DR's exist for the purpose of reducing network traffic by providing a source for routing updates, the DR maintains a complete topology table of the network and sends the updates to the other routers via multicast. All routers in an area will form a slave/master relationship with the DR. They will form adjacencies with the DR and BDR only. Every time a router sends an update, it sends it to the DR and BDR on the multicast address 224.0.0.6. The DR will then send the update out to all other routers in the area, to the multicast address 224.0.0.5. This way all the routers do not have to constantly update each other, and can rather get all their updates from a single source. The use of multicasting further reduces the network load. DRs and BDRs are always setup/elected on Broadcast networks (Ethernet). DR's can also be elected on NBMA (Non-Broadcast Multi-Access) networks such as Frame Relay or ATM. DRs or BDRs are not elected on point-to-point links (such as a point-to-point WAN connection) because the two routers on either sides of the link must become fully adjacent and the bandwidth between them cannot be further optimized.


source:http://en.wikipedia.org/wiki/Open_Shortest_Path_First

Distance-Vector Routing Protocols

8:09 AM, Posted by Admin, No Comment

This type of routing protocol requires that each router simply inform its neighbors of its routing table. For each network path, the receiving routers pick the neighbor advertising the lowest cost, then add this entry into its routing table for re-advertisement. Hello and RIP are common D-V routing protocols. Common enhancements to D-V algorithms include split horizon, poison reverse, triggered updates, and holddown. You will find a good discussion of D-V, or Bellman-Ford algorithms in RIP's protocol specification, RFC 1058.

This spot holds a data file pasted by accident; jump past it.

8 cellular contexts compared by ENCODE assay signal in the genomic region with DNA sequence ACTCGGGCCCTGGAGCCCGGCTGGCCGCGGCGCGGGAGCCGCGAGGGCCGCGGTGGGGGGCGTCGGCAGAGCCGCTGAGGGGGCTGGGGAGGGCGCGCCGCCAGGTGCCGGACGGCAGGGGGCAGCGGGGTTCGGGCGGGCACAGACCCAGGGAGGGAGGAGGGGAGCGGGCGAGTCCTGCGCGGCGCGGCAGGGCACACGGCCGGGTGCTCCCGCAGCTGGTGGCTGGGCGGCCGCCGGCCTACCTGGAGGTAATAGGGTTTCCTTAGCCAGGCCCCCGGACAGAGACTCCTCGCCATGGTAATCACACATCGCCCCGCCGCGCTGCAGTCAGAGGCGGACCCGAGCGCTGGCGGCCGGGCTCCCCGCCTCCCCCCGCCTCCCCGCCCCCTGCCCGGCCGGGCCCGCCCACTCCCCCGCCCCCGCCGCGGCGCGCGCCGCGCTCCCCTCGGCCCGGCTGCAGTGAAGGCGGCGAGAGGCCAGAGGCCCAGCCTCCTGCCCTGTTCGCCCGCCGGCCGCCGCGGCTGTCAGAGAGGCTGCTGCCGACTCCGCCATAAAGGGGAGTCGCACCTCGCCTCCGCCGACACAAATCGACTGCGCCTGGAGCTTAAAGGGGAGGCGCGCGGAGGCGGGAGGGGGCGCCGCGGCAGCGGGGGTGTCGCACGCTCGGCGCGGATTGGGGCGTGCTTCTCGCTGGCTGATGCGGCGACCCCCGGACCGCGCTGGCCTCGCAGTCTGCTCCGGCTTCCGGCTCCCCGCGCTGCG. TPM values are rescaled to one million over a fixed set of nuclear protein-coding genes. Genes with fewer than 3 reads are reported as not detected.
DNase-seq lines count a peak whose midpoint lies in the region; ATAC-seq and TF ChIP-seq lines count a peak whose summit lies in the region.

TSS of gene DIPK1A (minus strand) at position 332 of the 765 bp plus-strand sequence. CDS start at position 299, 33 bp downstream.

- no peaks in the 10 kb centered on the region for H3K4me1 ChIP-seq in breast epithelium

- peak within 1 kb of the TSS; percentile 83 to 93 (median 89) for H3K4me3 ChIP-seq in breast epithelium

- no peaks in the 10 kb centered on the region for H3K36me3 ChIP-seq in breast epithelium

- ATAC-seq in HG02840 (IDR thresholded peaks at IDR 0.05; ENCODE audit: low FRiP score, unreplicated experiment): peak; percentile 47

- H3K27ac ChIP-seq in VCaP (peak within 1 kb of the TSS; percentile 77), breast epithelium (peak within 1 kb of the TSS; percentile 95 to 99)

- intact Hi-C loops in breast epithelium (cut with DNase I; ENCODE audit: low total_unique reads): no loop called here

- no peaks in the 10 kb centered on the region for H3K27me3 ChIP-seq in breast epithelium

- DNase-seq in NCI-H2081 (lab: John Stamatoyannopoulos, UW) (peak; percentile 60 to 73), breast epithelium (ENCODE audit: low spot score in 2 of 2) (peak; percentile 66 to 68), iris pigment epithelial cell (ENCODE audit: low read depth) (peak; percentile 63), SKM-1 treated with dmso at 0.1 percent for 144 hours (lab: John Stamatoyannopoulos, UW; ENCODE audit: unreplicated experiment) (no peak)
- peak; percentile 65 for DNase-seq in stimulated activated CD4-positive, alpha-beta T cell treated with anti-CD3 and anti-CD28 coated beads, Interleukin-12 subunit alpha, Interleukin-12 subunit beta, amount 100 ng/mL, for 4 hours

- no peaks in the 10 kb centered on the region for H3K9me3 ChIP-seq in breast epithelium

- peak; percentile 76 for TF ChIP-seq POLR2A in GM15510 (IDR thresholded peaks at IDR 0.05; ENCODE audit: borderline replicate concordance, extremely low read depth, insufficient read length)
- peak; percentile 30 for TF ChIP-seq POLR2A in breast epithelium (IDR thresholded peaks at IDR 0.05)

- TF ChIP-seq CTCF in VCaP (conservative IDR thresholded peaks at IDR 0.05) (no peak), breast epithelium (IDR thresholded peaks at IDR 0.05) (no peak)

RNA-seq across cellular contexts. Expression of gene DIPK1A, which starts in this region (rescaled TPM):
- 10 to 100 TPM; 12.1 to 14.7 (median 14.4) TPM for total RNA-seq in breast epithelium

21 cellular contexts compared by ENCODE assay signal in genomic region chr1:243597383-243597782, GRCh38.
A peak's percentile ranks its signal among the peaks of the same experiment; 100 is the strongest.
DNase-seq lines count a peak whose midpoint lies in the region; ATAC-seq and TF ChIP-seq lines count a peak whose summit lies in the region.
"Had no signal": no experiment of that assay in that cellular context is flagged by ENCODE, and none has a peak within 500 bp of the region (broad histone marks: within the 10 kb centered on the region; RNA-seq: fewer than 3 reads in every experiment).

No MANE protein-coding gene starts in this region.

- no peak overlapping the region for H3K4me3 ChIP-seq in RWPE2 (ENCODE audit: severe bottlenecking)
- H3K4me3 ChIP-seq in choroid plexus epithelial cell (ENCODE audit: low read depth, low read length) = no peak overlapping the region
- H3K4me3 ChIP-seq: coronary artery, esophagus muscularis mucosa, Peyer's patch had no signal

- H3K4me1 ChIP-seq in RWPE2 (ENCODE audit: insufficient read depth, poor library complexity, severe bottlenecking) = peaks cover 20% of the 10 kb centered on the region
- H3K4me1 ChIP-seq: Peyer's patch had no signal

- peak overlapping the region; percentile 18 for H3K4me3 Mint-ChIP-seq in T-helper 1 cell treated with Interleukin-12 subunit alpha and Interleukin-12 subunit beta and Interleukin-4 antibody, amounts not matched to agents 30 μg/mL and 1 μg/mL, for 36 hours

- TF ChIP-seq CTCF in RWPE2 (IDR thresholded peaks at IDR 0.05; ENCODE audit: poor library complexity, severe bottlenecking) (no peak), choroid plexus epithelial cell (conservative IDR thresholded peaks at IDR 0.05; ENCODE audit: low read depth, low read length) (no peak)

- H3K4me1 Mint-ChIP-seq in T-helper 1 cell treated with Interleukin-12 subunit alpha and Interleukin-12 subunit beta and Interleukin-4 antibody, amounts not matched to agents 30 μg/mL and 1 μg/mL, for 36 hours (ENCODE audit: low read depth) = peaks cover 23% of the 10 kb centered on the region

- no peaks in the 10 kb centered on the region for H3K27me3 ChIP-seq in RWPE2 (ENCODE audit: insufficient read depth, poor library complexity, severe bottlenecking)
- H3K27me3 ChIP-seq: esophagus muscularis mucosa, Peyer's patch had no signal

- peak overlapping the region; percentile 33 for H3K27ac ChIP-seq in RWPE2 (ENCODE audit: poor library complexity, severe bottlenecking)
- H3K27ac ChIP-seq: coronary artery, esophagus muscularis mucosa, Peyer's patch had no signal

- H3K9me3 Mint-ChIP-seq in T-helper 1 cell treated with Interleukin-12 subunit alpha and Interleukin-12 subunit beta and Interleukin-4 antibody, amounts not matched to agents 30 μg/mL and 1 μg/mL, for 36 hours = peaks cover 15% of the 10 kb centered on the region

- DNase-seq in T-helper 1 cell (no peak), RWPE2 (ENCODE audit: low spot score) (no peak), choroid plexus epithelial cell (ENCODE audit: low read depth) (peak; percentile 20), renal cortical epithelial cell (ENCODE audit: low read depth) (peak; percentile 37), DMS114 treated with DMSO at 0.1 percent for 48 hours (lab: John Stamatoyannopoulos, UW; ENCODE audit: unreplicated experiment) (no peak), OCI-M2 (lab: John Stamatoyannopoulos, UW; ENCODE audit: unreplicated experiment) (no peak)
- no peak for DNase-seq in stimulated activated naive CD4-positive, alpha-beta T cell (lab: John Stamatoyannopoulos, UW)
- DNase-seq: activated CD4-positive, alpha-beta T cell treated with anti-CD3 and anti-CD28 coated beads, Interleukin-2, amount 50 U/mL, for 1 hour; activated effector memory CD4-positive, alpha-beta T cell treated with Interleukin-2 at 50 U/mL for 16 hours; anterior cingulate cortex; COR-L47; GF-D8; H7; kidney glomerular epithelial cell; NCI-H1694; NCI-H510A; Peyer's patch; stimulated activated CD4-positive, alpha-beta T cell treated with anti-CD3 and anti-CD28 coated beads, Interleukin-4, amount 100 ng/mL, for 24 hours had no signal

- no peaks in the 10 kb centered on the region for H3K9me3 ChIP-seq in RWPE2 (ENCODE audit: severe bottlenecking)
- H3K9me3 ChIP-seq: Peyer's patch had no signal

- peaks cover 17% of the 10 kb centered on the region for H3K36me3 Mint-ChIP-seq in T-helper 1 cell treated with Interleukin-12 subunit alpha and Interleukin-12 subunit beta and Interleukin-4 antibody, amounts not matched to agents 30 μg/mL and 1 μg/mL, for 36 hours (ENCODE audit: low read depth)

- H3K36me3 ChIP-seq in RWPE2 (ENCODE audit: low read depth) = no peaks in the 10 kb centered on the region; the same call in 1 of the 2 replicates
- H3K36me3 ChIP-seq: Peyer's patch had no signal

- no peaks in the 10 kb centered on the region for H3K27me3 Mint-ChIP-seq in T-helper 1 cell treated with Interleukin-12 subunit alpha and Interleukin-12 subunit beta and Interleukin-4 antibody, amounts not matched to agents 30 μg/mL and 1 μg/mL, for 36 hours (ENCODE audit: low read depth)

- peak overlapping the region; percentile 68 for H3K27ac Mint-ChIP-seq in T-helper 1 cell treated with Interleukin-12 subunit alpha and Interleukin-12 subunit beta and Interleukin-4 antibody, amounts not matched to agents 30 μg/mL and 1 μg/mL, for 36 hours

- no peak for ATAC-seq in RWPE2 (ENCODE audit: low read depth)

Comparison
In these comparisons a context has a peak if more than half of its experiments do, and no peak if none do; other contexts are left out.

source:http://www.freesoft.org/CIE/Topics/117.htm

Distance-vector routing protocol

8:07 AM, Posted by Admin, No Comment

A distance-vector routing protocol is one of the two major classes of routing protocols used in packet-switched networks for computer communications, the other major class being the link-state protocol. A distance-vector routing protocol uses the Bellman-Ford algorithm to calculate paths.
Distance Vector algorithm is routing algorithm that has information of the routers attached to it.
Examples of distance-vector routing protocols include RIPv1 and 2 and IGRP. EGP and BGP are not pure distance-vector routing protocols, because a distance-vector protocol calculates routes based only on link costs whereas in BGP, for example, the local route preference value takes priority over the link cost. In many cases, EGP and BGP are considered DV (distance-vector) routing protocols.